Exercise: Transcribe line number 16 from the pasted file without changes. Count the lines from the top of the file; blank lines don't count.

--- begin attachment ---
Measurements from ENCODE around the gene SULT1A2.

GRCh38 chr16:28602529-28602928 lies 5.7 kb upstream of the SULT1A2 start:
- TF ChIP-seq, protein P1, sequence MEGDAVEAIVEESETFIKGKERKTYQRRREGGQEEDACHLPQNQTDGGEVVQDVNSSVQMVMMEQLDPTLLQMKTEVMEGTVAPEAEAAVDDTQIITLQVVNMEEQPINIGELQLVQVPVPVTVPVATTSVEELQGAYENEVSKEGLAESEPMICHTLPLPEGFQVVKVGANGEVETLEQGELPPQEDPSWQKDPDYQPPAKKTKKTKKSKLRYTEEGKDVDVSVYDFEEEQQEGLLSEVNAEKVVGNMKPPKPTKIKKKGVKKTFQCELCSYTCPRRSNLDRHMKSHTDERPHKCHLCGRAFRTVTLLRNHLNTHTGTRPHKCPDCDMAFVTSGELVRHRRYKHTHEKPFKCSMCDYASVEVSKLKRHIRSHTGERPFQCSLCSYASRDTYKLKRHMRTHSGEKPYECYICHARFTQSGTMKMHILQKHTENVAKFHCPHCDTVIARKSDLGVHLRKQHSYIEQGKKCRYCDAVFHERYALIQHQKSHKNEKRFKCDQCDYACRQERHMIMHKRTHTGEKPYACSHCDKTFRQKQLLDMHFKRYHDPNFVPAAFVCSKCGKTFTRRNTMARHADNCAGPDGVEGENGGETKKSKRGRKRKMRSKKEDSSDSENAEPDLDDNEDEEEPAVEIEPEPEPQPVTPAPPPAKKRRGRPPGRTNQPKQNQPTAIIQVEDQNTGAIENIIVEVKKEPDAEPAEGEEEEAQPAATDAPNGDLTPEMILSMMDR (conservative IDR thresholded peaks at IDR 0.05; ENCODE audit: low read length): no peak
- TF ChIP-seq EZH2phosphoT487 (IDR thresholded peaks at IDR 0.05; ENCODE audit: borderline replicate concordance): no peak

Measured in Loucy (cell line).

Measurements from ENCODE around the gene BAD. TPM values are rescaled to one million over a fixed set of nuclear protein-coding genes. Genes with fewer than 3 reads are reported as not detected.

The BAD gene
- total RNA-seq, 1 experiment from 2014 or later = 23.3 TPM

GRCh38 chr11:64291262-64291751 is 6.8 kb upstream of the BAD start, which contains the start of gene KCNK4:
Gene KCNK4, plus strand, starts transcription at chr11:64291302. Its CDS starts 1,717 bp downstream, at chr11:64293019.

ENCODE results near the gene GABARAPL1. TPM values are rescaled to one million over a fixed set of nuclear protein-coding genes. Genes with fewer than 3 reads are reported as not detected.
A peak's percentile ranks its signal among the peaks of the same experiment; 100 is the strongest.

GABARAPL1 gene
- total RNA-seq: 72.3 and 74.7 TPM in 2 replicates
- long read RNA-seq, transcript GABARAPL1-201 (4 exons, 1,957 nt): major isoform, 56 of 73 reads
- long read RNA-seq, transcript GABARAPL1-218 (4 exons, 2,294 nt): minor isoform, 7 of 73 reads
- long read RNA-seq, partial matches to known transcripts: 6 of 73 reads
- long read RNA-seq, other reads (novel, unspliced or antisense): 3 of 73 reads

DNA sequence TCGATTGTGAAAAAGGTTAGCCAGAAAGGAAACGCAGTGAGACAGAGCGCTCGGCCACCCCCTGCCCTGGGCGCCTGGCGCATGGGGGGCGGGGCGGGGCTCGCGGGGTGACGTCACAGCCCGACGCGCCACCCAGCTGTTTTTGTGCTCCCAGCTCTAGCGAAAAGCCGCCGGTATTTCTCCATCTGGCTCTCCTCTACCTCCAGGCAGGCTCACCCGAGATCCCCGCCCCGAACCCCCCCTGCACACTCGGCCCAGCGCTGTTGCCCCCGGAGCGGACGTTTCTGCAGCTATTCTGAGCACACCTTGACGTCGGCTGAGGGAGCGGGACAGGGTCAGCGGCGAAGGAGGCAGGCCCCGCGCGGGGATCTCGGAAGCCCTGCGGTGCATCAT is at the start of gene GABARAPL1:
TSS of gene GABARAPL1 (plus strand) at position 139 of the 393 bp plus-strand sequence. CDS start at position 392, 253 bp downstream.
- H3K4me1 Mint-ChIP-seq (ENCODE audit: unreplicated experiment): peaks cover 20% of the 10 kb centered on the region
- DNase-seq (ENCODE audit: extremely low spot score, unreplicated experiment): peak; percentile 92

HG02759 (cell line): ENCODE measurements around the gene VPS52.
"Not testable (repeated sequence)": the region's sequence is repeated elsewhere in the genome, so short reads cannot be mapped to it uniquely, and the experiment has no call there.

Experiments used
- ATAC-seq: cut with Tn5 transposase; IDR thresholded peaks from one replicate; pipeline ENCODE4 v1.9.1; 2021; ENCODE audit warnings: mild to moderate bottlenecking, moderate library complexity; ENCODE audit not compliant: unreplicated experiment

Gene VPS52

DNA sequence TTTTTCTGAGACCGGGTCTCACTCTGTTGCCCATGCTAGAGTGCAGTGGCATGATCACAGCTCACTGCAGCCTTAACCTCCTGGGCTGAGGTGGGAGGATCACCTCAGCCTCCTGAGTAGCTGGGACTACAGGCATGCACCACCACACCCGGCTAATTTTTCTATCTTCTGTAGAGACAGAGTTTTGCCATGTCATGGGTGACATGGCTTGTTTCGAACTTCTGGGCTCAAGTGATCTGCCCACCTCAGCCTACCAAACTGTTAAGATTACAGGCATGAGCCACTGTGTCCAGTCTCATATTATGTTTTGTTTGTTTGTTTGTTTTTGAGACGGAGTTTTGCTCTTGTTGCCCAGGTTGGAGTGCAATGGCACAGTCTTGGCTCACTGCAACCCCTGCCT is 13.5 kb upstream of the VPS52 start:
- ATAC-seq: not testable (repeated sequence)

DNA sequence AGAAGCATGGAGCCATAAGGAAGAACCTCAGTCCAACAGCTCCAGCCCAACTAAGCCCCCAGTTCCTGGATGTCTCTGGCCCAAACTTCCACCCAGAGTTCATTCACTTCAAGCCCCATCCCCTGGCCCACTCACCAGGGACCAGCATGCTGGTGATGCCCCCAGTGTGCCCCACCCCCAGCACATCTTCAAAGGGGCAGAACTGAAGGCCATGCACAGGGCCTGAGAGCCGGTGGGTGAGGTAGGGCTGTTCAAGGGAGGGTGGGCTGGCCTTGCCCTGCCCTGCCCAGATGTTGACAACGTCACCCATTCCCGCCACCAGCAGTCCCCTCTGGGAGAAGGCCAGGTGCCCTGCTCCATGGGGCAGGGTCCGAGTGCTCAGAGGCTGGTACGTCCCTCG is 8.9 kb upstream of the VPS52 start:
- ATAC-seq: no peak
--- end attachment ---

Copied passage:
- long read RNA-seq, transcript GABARAPL1-218 (4 exons, 2,294 nt): minor isoform, 7 of 73 reads